The native takeover
The situation of native plants in the city is gradually changing. A growing environmental conscience, fueled by the realization that we are losing our last wild areas, native forests and wetlands, and, together with them, the animals and plants that depend on such environments and that often live nowhere else in the world, has lent more and more importance to the restoration of natural ecosystems and the protection of species that have become rare. Cities are starting to be recognized as emergent ecosystems, which, if well managed, can harbor a large variety of plants and animals, including key groups such as migratory, endemic and threatened species.
Around the year 2000, during Enrique Peñalosa´s first term as the city mayor, the Bogotá Botanical Garden started a massive tree replacement in the city, in which thousands of native trees were planted. Species that were previously scarce in the city, such as the Andean Fig, Andean Walnut, Colombian Oak, Wax Palm and the Croton tree, became a common sight in parks and avenues after this program.
Other Colombian cities, notably Medellín, also started their own tree planting programs, with emphasis on native species. Now, Medellín is planting more than 200 tree species, and the total number of tree and shrub species reported for the city amounts to 500, perhaps the largest diversity of any Colombian city and one of the largest in the world.
Still, there is much more to do before cities such as Bogotá, Medellín or Cali can truly attain the status of green cities. In terms of biodiversity and native species, it is evident that most of the smaller plants, such as vines and ornamental flowers, are overwhelmingly exotic. If we want to recreate more complex natural systems, we will certainly have to include the pieces that are still missing. Examples of elements that can be implemented include the recognition of unkempt areas of tall grass, shrubs and vines as key habitats that should be valued, protected and promoted in some areas, especially in natural reserves such as green corridors along watercourses and wetlands. The widespread use in gardens of plants which are key food sources for butterflies and their caterpillars. The implementation of low-cost, low-maintenance green roofs which recreate grassland and wildflower communities, as opposed to the expensive, nursery-plant-dominated green roofs which are being used today. And the use of green walls full of epiphytic plants, such as orchids, ferns and bromeliads.
All these elements together would bring back a wealth of biodiversity and ecological interactions into the city. It is important to point out that not all plants have to be native—exotic ones also have an important role in maintaining a city´s biodiversity. Priority should be given to native ones, if only for two reasons: 1) to regain a balance, because for centuries native species have been neglected and, as a consequence, the parks and gardens of our cities are now completely dominated by exotics, and 2) there are certain functions which only native species are known to accomplish; for example, the native chusquea bamboos are the only species known to be used as food plants by the caterpillars of tens of butterfly species that live around Bogotá. No other plant, native or exotic, has been found as a replacement for the function that the chusquea performs as a key species for the conservation of these butterflies.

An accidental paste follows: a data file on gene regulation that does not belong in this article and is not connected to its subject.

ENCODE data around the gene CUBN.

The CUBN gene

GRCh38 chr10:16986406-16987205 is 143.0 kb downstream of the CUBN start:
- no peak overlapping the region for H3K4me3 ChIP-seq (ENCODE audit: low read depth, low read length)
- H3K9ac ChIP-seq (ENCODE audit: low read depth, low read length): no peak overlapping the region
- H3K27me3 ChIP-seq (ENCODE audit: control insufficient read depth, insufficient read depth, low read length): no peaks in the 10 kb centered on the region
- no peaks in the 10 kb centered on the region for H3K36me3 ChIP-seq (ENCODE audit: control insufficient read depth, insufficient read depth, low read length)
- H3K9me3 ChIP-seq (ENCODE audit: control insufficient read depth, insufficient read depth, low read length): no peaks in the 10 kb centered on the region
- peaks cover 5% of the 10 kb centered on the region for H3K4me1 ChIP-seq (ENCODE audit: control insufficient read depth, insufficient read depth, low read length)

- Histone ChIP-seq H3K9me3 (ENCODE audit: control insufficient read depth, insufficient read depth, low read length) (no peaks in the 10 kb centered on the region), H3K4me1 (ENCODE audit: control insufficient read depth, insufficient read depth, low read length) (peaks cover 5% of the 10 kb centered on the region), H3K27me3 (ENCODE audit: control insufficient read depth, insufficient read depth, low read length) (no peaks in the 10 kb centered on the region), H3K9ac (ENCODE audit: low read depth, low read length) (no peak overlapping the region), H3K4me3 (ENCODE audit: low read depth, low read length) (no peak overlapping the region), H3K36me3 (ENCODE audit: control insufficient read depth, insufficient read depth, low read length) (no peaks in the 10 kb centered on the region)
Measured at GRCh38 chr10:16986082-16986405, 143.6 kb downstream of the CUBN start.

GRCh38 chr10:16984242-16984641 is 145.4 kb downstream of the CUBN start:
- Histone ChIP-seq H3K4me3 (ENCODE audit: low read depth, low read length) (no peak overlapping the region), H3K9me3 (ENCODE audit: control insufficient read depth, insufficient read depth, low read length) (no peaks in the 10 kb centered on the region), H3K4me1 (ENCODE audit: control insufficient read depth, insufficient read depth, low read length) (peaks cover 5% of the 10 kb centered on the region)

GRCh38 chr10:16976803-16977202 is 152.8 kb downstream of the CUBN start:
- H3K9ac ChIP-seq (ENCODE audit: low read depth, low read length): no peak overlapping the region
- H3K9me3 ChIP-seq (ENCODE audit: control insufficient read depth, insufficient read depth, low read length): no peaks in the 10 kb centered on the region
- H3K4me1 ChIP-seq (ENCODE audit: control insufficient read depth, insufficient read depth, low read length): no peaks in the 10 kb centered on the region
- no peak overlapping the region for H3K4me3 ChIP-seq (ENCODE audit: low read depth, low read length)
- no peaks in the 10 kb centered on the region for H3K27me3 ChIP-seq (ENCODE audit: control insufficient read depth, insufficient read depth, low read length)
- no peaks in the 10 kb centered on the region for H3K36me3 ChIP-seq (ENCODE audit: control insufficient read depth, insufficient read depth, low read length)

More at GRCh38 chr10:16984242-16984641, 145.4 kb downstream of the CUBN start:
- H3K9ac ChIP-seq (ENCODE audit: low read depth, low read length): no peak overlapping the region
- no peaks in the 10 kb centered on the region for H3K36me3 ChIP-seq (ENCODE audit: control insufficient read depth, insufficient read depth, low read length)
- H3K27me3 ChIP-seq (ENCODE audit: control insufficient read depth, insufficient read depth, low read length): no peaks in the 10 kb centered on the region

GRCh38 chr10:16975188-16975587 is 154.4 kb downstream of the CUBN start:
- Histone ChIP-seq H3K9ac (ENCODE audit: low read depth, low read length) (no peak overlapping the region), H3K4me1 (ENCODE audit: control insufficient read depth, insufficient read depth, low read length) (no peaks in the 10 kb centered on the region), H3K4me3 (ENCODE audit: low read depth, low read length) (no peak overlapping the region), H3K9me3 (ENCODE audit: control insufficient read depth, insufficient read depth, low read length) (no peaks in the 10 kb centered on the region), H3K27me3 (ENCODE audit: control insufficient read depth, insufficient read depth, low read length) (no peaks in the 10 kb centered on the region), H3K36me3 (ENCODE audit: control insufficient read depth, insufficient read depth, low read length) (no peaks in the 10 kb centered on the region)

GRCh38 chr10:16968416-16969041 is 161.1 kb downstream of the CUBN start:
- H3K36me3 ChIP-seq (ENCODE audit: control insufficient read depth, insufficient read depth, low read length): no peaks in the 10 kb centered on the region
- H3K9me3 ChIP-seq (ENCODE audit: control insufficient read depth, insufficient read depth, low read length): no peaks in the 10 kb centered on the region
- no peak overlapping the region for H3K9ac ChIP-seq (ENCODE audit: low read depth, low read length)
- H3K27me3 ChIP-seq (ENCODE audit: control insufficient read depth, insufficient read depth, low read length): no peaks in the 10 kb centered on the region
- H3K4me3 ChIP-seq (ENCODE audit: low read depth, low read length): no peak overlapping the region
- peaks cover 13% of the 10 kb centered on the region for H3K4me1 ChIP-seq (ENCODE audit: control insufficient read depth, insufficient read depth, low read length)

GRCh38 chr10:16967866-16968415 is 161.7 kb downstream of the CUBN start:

It will be a long way until we see all these ideas fully implemented. But, as we have seen above, there is reason for hope.
Today, in many aspects, the city of Bogotá is a lot different from the one I knew in my childhood. It has grown enormously, doubling its size to more than 8 million inhabitants. This has brought more pressure to the land and natural resources, and represents big challenges for managing education, social integration, the economy, security, infrastructure and transport.
In spite of all the difficulties, I think that, in some aspects, the city has improved. Street and park trees have really changed. Now we see more diversity. One can get to know many native species without going far from home. Threatened species, such as mountain Spanish-cedar, wax palm and Colombian oak, are now part of the city. Birds have a wider choice of fruits available to eat. Eucalypts, pines and acacias are not as ubiquitous as they used to be. If we continue this way, we will certainly advance to our goal of shaping a more sustainable and biodiverse city.